Sunday, May 17, 2015

Simien Mountains Trek Day Five

As we rise on day five, we are fortunate to find that the rain from yesterday has let up, at least temporarily.  Eating our usual breakfast of one egg and some oatmeal, plus some of the left of lamb from the slaughter, we pack up for one last day of walking.  Shegaw and Zerie load up the mules for the last time.  If only we could backpack with mules carrying all the supplies every time!  Really, it's one of the best ways to travel in my opinion.

We leave the relative familiarity of Sankaber, and set off down the middle of the dirt road for Debark.  If the past few days are any indication, it's completely safe as the number of vehicles that have we saw pass by was a grand total of one; No problems with traffic when people cannot afford to buy cars.

If we're lucky we might even make it to Gonder by nightfall, in time to stop by Sofa Juice for a smoothie.  Despite the unattractive name, Sofa Juice makes some excellent avocado mango smoothies at an amazing price.

Walking on the dirt road for an hour or more, we are happy to see no cars.  Even with the declining altitude, the rolling hills begin to take their toll.  Five days of walking in the mountains at reasonably high altitude, with no rest days, and perhaps our bodies have not been able to quite adjust just yet.  We depart from the road, and head up one hill after another.  It seems that our scout Metuke is purposely taking us directly up the hills instead of around them.  Perhaps he wants us to get better views.  At this point, we have seen the views though, and we are just thinking about a rest day and Sofa Juice.  Merciless, we head up yet another hill, for one last look at the Simien valleys thousands of feet below, and a view that goes on for dozens of miles.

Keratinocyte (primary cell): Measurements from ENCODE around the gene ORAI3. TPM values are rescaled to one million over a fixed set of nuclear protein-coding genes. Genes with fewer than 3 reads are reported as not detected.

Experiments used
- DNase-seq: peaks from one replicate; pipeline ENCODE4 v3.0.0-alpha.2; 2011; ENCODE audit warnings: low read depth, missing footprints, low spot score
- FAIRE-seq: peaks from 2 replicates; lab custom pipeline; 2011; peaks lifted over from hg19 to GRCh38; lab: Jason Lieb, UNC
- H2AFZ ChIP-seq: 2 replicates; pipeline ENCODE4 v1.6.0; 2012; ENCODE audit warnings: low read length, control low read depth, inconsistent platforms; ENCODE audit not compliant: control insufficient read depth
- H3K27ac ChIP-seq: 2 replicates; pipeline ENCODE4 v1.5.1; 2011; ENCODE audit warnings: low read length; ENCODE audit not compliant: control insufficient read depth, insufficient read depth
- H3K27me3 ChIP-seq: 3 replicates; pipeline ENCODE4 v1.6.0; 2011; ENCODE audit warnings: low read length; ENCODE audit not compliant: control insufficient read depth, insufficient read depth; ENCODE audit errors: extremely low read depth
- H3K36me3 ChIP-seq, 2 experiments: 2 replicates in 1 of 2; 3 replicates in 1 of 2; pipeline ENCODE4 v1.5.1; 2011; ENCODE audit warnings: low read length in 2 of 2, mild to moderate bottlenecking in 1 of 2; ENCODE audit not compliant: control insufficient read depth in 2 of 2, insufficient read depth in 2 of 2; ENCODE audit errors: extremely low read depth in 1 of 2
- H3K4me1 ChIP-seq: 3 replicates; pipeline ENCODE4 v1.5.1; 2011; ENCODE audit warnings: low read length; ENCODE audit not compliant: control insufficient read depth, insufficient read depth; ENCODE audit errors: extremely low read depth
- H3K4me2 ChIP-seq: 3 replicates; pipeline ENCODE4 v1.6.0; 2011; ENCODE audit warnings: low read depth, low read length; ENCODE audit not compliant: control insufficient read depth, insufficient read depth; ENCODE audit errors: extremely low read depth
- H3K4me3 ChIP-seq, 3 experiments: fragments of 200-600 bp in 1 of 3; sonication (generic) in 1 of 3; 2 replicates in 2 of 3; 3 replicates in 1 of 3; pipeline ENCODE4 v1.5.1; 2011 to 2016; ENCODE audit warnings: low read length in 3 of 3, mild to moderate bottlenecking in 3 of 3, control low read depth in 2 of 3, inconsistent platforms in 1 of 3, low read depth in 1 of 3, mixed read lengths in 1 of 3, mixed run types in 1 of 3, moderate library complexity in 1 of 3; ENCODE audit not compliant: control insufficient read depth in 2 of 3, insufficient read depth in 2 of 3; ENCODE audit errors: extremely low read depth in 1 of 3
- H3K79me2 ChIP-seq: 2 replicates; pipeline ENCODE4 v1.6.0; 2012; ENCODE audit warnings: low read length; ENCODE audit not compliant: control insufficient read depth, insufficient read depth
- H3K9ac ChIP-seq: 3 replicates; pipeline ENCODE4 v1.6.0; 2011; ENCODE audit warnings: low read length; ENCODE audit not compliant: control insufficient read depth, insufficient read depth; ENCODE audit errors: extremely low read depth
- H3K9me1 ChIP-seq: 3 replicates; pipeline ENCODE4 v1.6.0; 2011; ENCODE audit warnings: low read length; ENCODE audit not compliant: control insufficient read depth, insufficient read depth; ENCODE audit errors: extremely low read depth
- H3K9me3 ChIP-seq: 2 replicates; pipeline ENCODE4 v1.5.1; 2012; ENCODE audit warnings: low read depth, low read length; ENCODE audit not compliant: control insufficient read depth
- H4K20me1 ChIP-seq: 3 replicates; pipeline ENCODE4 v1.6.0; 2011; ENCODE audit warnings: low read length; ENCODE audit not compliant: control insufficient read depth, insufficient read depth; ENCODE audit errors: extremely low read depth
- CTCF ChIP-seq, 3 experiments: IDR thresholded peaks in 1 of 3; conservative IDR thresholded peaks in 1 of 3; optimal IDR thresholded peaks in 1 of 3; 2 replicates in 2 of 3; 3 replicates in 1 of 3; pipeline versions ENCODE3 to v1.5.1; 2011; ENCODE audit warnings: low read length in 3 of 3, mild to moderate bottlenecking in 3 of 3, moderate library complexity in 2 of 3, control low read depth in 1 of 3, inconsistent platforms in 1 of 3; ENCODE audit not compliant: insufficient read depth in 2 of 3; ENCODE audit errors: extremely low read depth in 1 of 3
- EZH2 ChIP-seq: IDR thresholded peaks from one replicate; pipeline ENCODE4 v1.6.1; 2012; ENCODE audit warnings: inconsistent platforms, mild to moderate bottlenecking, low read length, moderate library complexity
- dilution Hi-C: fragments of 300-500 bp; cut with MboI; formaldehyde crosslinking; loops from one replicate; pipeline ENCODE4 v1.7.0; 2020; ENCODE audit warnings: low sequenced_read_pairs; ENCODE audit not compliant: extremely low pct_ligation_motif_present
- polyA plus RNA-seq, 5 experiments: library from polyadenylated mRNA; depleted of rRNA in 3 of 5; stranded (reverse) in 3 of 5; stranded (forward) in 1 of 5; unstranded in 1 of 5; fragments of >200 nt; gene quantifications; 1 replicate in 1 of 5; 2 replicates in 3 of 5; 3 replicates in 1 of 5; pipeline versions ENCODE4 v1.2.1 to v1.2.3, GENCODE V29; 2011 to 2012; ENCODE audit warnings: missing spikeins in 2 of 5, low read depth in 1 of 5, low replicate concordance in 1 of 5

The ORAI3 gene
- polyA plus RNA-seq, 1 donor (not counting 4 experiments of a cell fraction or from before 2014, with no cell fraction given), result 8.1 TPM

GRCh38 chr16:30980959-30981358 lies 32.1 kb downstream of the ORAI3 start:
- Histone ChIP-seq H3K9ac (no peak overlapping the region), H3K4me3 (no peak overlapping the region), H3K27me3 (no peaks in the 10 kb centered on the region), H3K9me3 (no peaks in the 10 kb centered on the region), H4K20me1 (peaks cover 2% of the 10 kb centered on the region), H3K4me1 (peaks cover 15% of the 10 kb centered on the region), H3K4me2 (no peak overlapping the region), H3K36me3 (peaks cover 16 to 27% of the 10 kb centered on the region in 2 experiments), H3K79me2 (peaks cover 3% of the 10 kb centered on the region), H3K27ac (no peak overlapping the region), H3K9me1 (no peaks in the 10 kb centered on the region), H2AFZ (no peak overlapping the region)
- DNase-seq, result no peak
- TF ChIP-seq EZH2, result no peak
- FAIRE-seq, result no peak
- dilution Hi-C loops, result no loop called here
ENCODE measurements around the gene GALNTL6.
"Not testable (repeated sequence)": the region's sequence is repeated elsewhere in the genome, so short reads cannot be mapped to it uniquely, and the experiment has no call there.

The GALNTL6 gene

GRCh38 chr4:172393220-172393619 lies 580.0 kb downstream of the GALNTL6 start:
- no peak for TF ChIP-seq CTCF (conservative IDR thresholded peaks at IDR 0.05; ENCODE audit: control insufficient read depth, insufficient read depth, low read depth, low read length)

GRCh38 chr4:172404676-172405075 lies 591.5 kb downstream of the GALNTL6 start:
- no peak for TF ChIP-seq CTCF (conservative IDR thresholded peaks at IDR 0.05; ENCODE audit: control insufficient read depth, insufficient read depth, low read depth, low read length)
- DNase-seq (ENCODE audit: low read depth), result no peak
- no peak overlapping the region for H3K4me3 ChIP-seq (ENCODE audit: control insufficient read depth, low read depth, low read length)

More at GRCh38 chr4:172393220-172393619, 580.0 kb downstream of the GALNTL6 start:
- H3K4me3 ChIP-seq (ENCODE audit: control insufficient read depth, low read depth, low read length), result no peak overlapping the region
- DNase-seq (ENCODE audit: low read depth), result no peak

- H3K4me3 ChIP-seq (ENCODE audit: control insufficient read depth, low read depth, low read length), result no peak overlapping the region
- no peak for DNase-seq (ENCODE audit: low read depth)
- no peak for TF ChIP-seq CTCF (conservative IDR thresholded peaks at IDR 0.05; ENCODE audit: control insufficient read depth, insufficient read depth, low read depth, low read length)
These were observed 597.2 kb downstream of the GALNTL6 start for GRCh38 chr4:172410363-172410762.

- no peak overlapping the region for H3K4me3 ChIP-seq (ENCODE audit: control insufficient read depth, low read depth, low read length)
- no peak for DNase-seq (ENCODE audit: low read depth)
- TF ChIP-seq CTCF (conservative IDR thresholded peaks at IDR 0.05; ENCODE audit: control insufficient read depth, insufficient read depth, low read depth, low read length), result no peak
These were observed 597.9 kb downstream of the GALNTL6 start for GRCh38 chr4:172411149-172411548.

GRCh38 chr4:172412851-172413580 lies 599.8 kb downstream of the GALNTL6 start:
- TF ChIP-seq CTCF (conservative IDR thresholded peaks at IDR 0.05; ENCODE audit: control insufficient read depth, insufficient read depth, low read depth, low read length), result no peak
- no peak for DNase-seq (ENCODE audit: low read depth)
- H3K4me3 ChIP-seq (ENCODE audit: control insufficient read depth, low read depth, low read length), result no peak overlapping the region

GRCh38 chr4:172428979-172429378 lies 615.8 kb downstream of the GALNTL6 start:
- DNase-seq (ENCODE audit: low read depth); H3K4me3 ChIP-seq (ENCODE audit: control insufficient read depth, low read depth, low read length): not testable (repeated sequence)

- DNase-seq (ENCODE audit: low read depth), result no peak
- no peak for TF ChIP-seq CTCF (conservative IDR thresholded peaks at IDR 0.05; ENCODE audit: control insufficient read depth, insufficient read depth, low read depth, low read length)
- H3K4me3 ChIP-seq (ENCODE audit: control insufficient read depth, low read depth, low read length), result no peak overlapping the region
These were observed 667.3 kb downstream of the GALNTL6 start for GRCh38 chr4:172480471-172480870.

Heading into farm and pasture land, we encounter a brief hailstorm, which paints the ground with a white covering.  It's an unexpected site for Africa, as it looks like snow.  We snap a few photos for proof, and continue putting one foot in front of the other.

Soon we reach what appears to be a hand built farmhouse, surrounded by fields of wheat and barley.  Two kids, no older than seven, come running out to Metuke.  Metuke says ene bet (my house).  We head in side.  Do I need to mention there is no electricity or running water?  In the countryside we are not surprised to learn this.  His kids look happy, and everyone appears to be well fed.